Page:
In light of Jesus’ parables, we might wonder if He is teaching that we are saved by our own merits. Did Jesus teach salvation by works?

Today’s reading

Leviticus 4-6; Matthew 25:1-30

Selected Verses

And the priest shall make atonement for them, and they shall be forgiven. Leviticus 4:20b

And cast the worthless servant into the outer darkness. In that place there will be weeping and gnashing of teeth.  Matthew 25:30


In today’s reading in Leviticus the phrase oft-repeated is “he (or they) shall be forgiven.” In yesterday’s reading the emphasis was on “a pleasing aroma to the LORD.” The sacrifices described in Leviticus resulted in God being pleased and the worshipers being forgiven. God does not merely show restraint in not punishing the sin of true believers, He forgives them and He is pleased with the offering they make.

Of course we know from the New Testament that these offerings all pointed toward Jesus Christ, the final and complete offering for the sins of His people. In Him, God is pleased and we who believe in Him are forgiven.

So what does the parable of the talents in Matthew have to do with this? Here we see God’s judgment portrayed on one who failed to invest his talent for the master’s benefit. He is not forgiven. In fact, he loses the one talent he had and is cast out of his master’s presence. A similar judgment falls upon the unprepared virgins.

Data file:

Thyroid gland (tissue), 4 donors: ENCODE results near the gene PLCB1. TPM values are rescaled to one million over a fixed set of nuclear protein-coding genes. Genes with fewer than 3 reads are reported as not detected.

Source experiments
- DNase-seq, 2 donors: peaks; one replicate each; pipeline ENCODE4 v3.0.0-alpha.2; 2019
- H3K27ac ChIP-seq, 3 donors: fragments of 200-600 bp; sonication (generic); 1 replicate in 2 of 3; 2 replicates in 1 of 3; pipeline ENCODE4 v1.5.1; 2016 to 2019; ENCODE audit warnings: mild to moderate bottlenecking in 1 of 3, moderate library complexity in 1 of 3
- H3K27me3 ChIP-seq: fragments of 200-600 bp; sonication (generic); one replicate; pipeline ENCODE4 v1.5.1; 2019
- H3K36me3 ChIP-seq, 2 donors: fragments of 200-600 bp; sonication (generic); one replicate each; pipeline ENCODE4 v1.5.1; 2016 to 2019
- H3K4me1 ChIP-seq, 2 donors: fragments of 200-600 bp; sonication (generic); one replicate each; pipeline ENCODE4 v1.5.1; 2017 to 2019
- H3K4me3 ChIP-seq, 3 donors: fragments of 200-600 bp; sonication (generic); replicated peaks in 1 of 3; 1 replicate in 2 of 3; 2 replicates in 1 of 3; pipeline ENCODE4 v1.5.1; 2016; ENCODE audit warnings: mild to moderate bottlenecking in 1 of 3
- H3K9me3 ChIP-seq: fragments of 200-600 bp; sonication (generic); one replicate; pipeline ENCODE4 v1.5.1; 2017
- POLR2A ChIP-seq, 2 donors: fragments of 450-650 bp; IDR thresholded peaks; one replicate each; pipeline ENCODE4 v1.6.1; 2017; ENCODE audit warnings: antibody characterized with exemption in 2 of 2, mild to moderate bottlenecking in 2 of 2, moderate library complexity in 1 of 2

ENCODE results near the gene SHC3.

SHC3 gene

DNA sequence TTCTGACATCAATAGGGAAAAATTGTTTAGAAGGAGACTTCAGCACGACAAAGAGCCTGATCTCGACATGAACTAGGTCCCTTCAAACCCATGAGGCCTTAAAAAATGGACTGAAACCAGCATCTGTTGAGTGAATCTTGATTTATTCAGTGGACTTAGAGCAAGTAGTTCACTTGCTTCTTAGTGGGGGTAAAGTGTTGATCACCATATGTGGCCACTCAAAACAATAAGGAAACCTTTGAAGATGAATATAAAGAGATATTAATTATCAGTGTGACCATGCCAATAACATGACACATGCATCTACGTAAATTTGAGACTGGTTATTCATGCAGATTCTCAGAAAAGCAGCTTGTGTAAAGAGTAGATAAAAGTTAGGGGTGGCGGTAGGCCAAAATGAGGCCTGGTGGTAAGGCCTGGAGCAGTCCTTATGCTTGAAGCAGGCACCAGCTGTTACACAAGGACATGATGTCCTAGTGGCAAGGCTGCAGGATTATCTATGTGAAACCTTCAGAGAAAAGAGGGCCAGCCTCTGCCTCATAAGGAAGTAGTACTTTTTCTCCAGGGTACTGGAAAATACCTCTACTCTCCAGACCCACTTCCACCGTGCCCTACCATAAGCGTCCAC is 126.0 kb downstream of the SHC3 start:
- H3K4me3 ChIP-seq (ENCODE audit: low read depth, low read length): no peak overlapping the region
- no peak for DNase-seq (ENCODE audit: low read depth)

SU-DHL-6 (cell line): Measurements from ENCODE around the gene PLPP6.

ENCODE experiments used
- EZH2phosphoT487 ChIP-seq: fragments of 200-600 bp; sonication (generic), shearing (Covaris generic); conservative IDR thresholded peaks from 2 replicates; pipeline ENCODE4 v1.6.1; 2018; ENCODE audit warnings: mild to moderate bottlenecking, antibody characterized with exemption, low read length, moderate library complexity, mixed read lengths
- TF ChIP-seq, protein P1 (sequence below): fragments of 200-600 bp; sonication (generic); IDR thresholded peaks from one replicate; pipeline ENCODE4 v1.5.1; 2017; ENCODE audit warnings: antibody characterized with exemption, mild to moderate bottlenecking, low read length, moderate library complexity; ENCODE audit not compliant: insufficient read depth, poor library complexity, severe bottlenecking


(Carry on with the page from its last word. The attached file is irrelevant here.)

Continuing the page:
In light of these parables, we might wonder if Jesus is teaching that we are acceptable before God based on our works or personal preparedness. In fact acceptance before God depends on faith in the offering for sin made by Christ. On the other hand the reality of our faith is demonstrated in fully employing the talent or gift God has given us and in having an expectant attitude about the Lord’s coming in power and judgment.

Think about it

Many trust in their own good works for salvation, only to be lost in the end. Others believe that their trust in Christ only needs to be demonstrated once through repeating a prayer, being baptized, or some other outward profession. These self-deceived people fail to show the fruits of faith in their lives.  According to the Bible they will also be lost in the end.  Jesus never taught salvation by works.  Rather He taught that faith bears observable fruit (Matthew 7:15-20). Ground your faith in Jesus Christ’s offering for sin. But be sure your faith shows itself  in your life by diligent use of the means of grace (God’s word and prayer and the sacraments) both personally in your home and corporately in your local church.